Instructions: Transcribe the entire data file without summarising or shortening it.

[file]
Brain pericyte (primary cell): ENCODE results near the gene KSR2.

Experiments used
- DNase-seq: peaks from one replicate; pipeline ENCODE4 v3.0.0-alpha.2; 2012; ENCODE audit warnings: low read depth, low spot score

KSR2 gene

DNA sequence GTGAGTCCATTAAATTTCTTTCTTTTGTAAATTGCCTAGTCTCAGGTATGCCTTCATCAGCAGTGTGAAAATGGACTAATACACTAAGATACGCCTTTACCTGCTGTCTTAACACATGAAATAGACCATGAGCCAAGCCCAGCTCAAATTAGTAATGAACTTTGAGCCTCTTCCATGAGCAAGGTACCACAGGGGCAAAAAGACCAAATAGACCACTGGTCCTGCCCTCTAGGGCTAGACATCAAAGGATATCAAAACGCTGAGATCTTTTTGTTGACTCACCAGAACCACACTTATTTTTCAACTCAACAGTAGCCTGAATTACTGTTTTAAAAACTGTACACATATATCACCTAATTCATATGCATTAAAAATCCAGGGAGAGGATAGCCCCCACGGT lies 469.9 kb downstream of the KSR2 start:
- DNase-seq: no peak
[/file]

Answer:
Brain pericyte (primary cell): ENCODE results near the gene KSR2.

Experiments used
- DNase-seq: peaks from one replicate; pipeline ENCODE4 v3.0.0-alpha.2; 2012; ENCODE audit warnings: low read depth, low spot score

KSR2 gene

DNA sequence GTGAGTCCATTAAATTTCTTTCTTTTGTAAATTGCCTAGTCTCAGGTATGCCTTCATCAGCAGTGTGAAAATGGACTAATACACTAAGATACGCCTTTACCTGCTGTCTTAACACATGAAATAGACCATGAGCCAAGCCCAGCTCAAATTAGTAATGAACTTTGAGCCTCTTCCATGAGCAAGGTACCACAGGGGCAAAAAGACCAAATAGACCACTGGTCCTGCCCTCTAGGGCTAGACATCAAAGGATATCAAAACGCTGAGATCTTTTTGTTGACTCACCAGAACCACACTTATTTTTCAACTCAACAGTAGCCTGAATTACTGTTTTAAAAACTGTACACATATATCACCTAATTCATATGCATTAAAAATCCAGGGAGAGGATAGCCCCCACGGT lies 469.9 kb downstream of the KSR2 start:
- DNase-seq: no peak